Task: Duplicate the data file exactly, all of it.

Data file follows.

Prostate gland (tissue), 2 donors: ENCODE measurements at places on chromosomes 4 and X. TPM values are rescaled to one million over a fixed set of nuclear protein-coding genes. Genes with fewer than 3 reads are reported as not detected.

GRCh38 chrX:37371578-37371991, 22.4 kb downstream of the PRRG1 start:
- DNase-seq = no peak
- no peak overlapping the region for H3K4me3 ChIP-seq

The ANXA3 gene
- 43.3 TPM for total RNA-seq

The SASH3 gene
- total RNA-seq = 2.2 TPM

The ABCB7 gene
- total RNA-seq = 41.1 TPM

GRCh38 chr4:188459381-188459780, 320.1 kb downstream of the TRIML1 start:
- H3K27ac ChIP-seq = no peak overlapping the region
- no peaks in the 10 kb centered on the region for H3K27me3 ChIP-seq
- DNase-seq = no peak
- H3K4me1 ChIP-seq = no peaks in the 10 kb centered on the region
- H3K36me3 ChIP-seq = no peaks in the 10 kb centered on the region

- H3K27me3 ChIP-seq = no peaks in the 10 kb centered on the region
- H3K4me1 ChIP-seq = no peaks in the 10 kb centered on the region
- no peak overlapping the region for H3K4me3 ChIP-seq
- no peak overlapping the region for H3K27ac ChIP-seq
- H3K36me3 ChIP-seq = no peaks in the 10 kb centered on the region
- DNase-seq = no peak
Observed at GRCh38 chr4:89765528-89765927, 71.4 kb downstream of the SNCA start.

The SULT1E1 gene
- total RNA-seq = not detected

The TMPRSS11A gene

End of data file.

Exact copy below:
Prostate gland (tissue), 2 donors: ENCODE measurements at places on chromosomes 4 and X. TPM values are rescaled to one million over a fixed set of nuclear protein-coding genes. Genes with fewer than 3 reads are reported as not detected.

GRCh38 chrX:37371578-37371991, 22.4 kb downstream of the PRRG1 start:
- DNase-seq = no peak
- no peak overlapping the region for H3K4me3 ChIP-seq

The ANXA3 gene
- 43.3 TPM for total RNA-seq

The SASH3 gene
- total RNA-seq = 2.2 TPM

The ABCB7 gene
- total RNA-seq = 41.1 TPM

GRCh38 chr4:188459381-188459780, 320.1 kb downstream of the TRIML1 start:
- H3K27ac ChIP-seq = no peak overlapping the region
- no peaks in the 10 kb centered on the region for H3K27me3 ChIP-seq
- DNase-seq = no peak
- H3K4me1 ChIP-seq = no peaks in the 10 kb centered on the region
- H3K36me3 ChIP-seq = no peaks in the 10 kb centered on the region

- H3K27me3 ChIP-seq = no peaks in the 10 kb centered on the region
- H3K4me1 ChIP-seq = no peaks in the 10 kb centered on the region
- no peak overlapping the region for H3K4me3 ChIP-seq
- no peak overlapping the region for H3K27ac ChIP-seq
- H3K36me3 ChIP-seq = no peaks in the 10 kb centered on the region
- DNase-seq = no peak
Observed at GRCh38 chr4:89765528-89765927, 71.4 kb downstream of the SNCA start.

The SULT1E1 gene
- total RNA-seq = not detected

The TMPRSS11A gene